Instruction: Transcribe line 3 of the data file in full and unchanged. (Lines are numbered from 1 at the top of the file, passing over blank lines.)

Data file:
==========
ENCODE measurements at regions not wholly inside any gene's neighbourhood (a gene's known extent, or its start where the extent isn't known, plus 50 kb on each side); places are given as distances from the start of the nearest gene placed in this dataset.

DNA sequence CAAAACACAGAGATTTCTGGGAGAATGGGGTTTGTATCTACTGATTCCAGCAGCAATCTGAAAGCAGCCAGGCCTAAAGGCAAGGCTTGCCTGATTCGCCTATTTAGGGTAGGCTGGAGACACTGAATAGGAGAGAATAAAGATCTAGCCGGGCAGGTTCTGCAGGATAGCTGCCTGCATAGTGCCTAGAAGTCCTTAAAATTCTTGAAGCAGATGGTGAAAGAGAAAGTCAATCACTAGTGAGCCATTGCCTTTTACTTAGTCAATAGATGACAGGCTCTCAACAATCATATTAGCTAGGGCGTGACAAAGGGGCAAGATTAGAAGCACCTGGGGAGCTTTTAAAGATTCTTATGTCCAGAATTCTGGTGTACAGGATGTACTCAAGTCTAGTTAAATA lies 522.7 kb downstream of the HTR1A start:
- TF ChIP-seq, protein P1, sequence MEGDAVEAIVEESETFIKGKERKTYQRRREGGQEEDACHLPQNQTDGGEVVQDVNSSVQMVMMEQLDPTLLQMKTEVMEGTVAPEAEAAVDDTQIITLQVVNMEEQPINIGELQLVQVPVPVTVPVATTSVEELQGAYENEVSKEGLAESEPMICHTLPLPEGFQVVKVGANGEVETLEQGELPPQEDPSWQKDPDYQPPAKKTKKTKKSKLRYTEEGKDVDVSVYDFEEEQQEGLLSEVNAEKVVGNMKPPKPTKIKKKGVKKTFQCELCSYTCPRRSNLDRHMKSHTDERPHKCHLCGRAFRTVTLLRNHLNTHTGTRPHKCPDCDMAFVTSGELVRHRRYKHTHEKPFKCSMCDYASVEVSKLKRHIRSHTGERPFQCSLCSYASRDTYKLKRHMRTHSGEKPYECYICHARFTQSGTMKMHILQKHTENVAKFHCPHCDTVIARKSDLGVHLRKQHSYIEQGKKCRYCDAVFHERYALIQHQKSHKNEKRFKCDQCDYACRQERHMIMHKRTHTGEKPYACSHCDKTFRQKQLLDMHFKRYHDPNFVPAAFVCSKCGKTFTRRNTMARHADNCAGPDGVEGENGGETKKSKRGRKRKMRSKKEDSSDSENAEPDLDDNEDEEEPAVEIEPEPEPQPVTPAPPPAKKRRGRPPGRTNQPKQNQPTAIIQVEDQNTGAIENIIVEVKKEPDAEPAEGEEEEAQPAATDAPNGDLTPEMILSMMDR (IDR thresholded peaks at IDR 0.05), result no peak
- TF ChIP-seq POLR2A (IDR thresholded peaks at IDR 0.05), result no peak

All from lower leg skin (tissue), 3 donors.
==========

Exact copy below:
- TF ChIP-seq, protein P1, sequence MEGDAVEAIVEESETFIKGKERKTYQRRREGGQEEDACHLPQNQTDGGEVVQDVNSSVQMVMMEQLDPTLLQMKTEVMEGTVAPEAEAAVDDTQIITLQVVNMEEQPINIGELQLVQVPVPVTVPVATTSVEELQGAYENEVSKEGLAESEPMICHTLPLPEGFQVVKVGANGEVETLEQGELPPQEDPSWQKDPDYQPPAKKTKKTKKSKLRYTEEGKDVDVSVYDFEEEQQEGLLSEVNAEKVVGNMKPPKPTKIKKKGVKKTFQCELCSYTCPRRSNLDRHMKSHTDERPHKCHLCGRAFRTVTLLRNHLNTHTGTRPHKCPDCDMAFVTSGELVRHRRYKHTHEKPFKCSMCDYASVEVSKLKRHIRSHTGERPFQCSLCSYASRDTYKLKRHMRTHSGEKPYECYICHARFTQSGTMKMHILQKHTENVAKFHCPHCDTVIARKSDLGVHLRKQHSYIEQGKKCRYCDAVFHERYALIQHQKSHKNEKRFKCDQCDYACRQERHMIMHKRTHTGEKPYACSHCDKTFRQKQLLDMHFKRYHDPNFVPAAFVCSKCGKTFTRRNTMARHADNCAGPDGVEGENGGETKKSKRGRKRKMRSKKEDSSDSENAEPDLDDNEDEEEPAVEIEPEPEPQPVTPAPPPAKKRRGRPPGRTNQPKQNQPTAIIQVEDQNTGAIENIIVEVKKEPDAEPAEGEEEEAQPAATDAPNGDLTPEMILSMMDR (IDR thresholded peaks at IDR 0.05), result no peak